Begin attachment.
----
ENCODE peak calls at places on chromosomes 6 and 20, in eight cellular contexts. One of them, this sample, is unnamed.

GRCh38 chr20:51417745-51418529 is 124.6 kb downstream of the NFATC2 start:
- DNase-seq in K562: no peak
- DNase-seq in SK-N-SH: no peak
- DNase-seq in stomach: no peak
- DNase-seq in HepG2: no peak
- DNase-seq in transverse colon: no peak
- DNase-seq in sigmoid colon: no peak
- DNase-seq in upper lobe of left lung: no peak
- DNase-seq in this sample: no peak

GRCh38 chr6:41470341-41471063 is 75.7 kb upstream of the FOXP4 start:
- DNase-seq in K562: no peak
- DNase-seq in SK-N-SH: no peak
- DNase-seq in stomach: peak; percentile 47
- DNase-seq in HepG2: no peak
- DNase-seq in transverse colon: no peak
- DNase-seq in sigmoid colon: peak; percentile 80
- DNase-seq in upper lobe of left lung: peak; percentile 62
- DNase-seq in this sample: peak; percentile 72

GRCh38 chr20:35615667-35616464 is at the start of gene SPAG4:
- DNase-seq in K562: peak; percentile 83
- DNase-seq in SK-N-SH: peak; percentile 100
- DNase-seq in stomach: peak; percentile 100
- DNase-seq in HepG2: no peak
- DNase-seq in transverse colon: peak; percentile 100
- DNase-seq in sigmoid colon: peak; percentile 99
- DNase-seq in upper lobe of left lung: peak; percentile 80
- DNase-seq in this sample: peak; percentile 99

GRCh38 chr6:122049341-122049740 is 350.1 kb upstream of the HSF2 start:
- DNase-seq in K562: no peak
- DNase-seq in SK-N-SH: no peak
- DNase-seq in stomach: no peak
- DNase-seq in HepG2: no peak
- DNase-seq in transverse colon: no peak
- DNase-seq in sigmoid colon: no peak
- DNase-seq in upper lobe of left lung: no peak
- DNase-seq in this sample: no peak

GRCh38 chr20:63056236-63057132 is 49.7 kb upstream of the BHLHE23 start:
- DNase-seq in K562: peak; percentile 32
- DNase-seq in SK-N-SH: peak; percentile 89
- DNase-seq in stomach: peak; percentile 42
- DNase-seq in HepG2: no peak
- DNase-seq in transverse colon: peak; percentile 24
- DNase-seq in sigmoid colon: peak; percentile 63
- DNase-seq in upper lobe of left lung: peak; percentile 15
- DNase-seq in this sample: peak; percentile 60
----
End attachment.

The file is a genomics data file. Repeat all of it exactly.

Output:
ENCODE peak calls at places on chromosomes 6 and 20, in eight cellular contexts. One of them, this sample, is unnamed.

GRCh38 chr20:51417745-51418529 is 124.6 kb downstream of the NFATC2 start:
- DNase-seq in K562: no peak
- DNase-seq in SK-N-SH: no peak
- DNase-seq in stomach: no peak
- DNase-seq in HepG2: no peak
- DNase-seq in transverse colon: no peak
- DNase-seq in sigmoid colon: no peak
- DNase-seq in upper lobe of left lung: no peak
- DNase-seq in this sample: no peak

GRCh38 chr6:41470341-41471063 is 75.7 kb upstream of the FOXP4 start:
- DNase-seq in K562: no peak
- DNase-seq in SK-N-SH: no peak
- DNase-seq in stomach: peak; percentile 47
- DNase-seq in HepG2: no peak
- DNase-seq in transverse colon: no peak
- DNase-seq in sigmoid colon: peak; percentile 80
- DNase-seq in upper lobe of left lung: peak; percentile 62
- DNase-seq in this sample: peak; percentile 72

GRCh38 chr20:35615667-35616464 is at the start of gene SPAG4:
- DNase-seq in K562: peak; percentile 83
- DNase-seq in SK-N-SH: peak; percentile 100
- DNase-seq in stomach: peak; percentile 100
- DNase-seq in HepG2: no peak
- DNase-seq in transverse colon: peak; percentile 100
- DNase-seq in sigmoid colon: peak; percentile 99
- DNase-seq in upper lobe of left lung: peak; percentile 80
- DNase-seq in this sample: peak; percentile 99

GRCh38 chr6:122049341-122049740 is 350.1 kb upstream of the HSF2 start:
- DNase-seq in K562: no peak
- DNase-seq in SK-N-SH: no peak
- DNase-seq in stomach: no peak
- DNase-seq in HepG2: no peak
- DNase-seq in transverse colon: no peak
- DNase-seq in sigmoid colon: no peak
- DNase-seq in upper lobe of left lung: no peak
- DNase-seq in this sample: no peak

GRCh38 chr20:63056236-63057132 is 49.7 kb upstream of the BHLHE23 start:
- DNase-seq in K562: peak; percentile 32
- DNase-seq in SK-N-SH: peak; percentile 89
- DNase-seq in stomach: peak; percentile 42
- DNase-seq in HepG2: no peak
- DNase-seq in transverse colon: peak; percentile 24
- DNase-seq in sigmoid colon: peak; percentile 63
- DNase-seq in upper lobe of left lung: peak; percentile 15
- DNase-seq in this sample: peak; percentile 60